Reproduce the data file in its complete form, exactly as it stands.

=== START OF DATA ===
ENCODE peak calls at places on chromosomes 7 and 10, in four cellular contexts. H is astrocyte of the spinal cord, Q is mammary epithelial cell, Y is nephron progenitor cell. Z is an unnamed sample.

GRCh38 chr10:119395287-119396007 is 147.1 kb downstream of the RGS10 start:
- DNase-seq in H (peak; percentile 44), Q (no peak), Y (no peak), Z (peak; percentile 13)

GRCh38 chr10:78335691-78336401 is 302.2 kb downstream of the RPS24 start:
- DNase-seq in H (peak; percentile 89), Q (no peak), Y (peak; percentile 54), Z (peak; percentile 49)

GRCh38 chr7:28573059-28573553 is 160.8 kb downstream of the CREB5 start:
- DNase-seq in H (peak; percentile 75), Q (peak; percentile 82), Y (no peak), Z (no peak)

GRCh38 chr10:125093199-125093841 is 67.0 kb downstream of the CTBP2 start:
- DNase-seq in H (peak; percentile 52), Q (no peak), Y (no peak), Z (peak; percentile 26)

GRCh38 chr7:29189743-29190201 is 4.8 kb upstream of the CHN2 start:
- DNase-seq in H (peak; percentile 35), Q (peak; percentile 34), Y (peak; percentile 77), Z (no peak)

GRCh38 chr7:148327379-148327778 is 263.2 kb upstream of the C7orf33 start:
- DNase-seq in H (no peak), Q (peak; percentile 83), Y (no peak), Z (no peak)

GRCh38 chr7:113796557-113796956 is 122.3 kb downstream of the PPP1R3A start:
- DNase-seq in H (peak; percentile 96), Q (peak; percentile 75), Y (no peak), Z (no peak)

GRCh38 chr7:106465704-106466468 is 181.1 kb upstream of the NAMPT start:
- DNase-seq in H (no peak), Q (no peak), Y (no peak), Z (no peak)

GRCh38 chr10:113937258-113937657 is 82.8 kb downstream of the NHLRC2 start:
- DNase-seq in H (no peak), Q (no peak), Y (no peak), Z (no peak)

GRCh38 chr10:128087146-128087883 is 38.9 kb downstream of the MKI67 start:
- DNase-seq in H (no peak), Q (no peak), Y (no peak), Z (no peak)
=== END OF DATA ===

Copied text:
ENCODE peak calls at places on chromosomes 7 and 10, in four cellular contexts. H is astrocyte of the spinal cord, Q is mammary epithelial cell, Y is nephron progenitor cell. Z is an unnamed sample.

GRCh38 chr10:119395287-119396007 is 147.1 kb downstream of the RGS10 start:
- DNase-seq in H (peak; percentile 44), Q (no peak), Y (no peak), Z (peak; percentile 13)

GRCh38 chr10:78335691-78336401 is 302.2 kb downstream of the RPS24 start:
- DNase-seq in H (peak; percentile 89), Q (no peak), Y (peak; percentile 54), Z (peak; percentile 49)

GRCh38 chr7:28573059-28573553 is 160.8 kb downstream of the CREB5 start:
- DNase-seq in H (peak; percentile 75), Q (peak; percentile 82), Y (no peak), Z (no peak)

GRCh38 chr10:125093199-125093841 is 67.0 kb downstream of the CTBP2 start:
- DNase-seq in H (peak; percentile 52), Q (no peak), Y (no peak), Z (peak; percentile 26)

GRCh38 chr7:29189743-29190201 is 4.8 kb upstream of the CHN2 start:
- DNase-seq in H (peak; percentile 35), Q (peak; percentile 34), Y (peak; percentile 77), Z (no peak)

GRCh38 chr7:148327379-148327778 is 263.2 kb upstream of the C7orf33 start:
- DNase-seq in H (no peak), Q (peak; percentile 83), Y (no peak), Z (no peak)

GRCh38 chr7:113796557-113796956 is 122.3 kb downstream of the PPP1R3A start:
- DNase-seq in H (peak; percentile 96), Q (peak; percentile 75), Y (no peak), Z (no peak)

GRCh38 chr7:106465704-106466468 is 181.1 kb upstream of the NAMPT start:
- DNase-seq in H (no peak), Q (no peak), Y (no peak), Z (no peak)

GRCh38 chr10:113937258-113937657 is 82.8 kb downstream of the NHLRC2 start:
- DNase-seq in H (no peak), Q (no peak), Y (no peak), Z (no peak)

GRCh38 chr10:128087146-128087883 is 38.9 kb downstream of the MKI67 start:
- DNase-seq in H (no peak), Q (no peak), Y (no peak), Z (no peak)